Battlestations: Pacific Multiplayer Hands-On
We take to the skies and the seas in our first multiplayer experience with Eidos' upcoming WWII strategy game.
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We've seen the single-player mode a few times before, and we finally got a look at Battlestations: Pacific's eight-player supported multiplayer, which puts you in the heat of battle between American and Japanese WWII forces. The action in Pacific takes place directly after the events in the well-received Battlestations: Midway, and we checked it out at Eidos' headquarters in Wimbledon.
There's a range of multiplayer scenarios in Pacific, and our time with the game focused on Island Capture mode, where you have to collect points--much like in the similarly named action game Battlefield--by holding bases scattered among the Pacific islands and atolls. While we had access to command and operate dozens of ships and planes later on during the session, we started off by piloting some planes of the Japanese Navy, including A6M Zeros and Kamikaze planes. The Zeros can be equipped in a fighter or bomber configuration; the Kamikazes, on the other hand, are designed for one end: impact, and death to you and your foe. While you'll have infinite ammunition of either Zero payload, the fighters are faster and more manoeuvrable, while the bombers are slower but more devastating against warships.
We fought a series of two-on-two campaigns against the Allies, with our goal being to inflict as much damage on enemy ships and planes as possible. Battlestation's AI will take control of friendly units when you or your human team members are not directing them, allowing you to focus your attention on any threat you feel is the most urgent. The Allies' AI-controlled capital ships launched a steady stream of landing craft and planes against our island-based airfield, meaning that a combination of fighters and bombers was essential. If you're game, you can attempt to bomb the destroyers directly, although we were told this needs to be done at high speed and high altitude for your aircraft to have a chance to survive, and it seems best reserved for highly skilled, or insane, pilots. The more sensible route is to bomb the weaker and smaller landing craft.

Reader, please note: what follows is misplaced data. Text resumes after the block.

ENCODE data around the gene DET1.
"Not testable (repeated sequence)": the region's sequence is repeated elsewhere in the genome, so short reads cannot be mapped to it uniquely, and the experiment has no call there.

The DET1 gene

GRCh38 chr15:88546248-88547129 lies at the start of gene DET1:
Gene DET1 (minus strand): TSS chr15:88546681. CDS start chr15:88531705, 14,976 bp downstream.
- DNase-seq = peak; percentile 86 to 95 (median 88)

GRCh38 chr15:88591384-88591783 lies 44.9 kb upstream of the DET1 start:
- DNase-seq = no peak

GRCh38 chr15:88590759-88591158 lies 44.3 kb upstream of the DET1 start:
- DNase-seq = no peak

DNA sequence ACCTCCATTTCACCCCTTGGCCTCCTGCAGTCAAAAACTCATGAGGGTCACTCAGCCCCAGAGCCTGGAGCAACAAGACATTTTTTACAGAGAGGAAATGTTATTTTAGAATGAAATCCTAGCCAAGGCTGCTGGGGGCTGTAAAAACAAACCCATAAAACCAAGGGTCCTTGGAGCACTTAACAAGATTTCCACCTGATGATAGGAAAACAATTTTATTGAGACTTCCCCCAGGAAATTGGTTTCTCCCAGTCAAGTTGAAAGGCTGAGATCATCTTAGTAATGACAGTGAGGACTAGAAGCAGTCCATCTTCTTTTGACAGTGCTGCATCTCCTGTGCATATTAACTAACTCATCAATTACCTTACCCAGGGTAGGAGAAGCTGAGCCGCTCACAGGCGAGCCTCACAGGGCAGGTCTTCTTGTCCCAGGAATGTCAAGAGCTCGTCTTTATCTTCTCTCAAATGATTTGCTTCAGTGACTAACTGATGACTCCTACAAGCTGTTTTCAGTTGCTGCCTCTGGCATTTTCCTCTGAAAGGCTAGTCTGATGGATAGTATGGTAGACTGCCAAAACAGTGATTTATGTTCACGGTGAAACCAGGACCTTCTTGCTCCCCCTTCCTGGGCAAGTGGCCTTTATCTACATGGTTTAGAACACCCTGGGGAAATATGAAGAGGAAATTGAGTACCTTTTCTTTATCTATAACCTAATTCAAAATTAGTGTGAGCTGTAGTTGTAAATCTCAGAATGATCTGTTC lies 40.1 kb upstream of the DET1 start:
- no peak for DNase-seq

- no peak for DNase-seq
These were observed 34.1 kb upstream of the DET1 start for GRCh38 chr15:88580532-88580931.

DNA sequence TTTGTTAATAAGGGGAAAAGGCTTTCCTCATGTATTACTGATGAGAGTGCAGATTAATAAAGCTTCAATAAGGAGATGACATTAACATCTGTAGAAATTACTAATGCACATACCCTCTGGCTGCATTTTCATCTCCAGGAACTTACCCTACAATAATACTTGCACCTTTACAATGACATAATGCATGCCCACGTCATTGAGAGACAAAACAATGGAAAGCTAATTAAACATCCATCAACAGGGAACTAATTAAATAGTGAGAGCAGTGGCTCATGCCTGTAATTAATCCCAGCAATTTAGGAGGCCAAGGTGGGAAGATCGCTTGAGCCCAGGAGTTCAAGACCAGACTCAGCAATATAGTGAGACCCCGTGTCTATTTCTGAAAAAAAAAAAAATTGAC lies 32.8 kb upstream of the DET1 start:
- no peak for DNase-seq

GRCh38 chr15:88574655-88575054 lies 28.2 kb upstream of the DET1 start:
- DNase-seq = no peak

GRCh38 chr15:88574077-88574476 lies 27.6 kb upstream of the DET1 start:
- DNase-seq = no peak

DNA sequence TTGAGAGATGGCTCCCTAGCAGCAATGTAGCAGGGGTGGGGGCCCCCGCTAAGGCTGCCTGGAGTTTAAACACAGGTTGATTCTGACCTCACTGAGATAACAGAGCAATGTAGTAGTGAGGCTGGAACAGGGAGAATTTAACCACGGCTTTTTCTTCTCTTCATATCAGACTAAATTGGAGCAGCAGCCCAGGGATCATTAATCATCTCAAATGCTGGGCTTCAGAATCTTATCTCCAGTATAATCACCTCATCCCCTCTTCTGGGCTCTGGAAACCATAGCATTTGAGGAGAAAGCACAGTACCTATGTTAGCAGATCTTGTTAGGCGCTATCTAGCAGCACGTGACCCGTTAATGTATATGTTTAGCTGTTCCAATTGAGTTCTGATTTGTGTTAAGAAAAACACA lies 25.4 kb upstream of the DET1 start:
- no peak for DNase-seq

Aircraft, ships, and submarines control pretty similar to one another. The main button changes are due to different weapon configurations--such as shelling for ships and bombing for planes--or controls. Buttons execute different commands when you move to the tactical map, such as letting you assign units to attack enemy forces, to patrol a particular area, to hold a point, or protect another unit. We used this last tactic to good effect when using bombers to fly paratroopers over islands, and the assigned escorts would deviate only when engaging nearby hostiles.
The last, and most ambitious, mission we played was on a large map called Dreadnaught, consisting of one large island in the centre of the map and 12 smaller islands surrounding it in two rough circles. With a combination of dozens of naval and aerial units to control, we found the best technique was to spend more time than before commanding our units from the map screens and sending them to capture specific bases (occupied or not) or to cut off attacking forces. You'll get bonus points when you acquire bases, so it's important to capture bases early on, and only by holding the coveted centre island will you gain access to build the bigger ships, such as destroyers. You can control and build your forces from the map overview or take control of individual units to turn the tide.
Battlestations: Pacific looks like it will be a healthy blend of strategy and all-out action, and the multiplayer seems destined to make a good addition to the single-player campaign when the game ships out later this quarter. For more on Battlestations' solo modes, check out our previous coverage.